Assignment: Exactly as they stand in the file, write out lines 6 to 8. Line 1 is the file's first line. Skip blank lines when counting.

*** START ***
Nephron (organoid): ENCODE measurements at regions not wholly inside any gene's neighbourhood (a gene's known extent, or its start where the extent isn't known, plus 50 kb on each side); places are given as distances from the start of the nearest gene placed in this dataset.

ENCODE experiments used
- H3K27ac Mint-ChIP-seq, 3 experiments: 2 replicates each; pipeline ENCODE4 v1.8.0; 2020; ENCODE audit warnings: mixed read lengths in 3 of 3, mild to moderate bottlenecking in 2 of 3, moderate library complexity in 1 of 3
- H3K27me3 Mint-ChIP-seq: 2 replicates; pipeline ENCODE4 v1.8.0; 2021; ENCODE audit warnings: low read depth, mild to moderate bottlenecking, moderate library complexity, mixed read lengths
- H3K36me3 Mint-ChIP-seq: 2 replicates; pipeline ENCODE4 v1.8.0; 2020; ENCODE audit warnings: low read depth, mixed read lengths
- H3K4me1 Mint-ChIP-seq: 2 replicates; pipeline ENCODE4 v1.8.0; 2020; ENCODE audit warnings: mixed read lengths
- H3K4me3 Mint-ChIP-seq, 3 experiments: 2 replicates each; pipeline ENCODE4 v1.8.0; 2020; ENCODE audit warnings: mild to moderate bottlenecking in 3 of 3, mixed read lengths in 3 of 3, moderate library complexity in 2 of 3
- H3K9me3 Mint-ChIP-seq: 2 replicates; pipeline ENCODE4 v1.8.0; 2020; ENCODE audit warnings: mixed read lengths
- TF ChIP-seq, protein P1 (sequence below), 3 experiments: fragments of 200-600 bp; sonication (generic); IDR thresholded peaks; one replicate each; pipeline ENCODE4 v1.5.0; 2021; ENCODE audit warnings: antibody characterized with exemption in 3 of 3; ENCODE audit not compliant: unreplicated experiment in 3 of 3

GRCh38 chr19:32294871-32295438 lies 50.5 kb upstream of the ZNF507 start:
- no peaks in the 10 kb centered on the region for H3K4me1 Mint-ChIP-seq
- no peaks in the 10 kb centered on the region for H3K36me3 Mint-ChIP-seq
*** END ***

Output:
- H3K4me1 Mint-ChIP-seq: 2 replicates; pipeline ENCODE4 v1.8.0; 2020; ENCODE audit warnings: mixed read lengths
- H3K4me3 Mint-ChIP-seq, 3 experiments: 2 replicates each; pipeline ENCODE4 v1.8.0; 2020; ENCODE audit warnings: mild to moderate bottlenecking in 3 of 3, mixed read lengths in 3 of 3, moderate library complexity in 2 of 3
- H3K9me3 Mint-ChIP-seq: 2 replicates; pipeline ENCODE4 v1.8.0; 2020; ENCODE audit warnings: mixed read lengths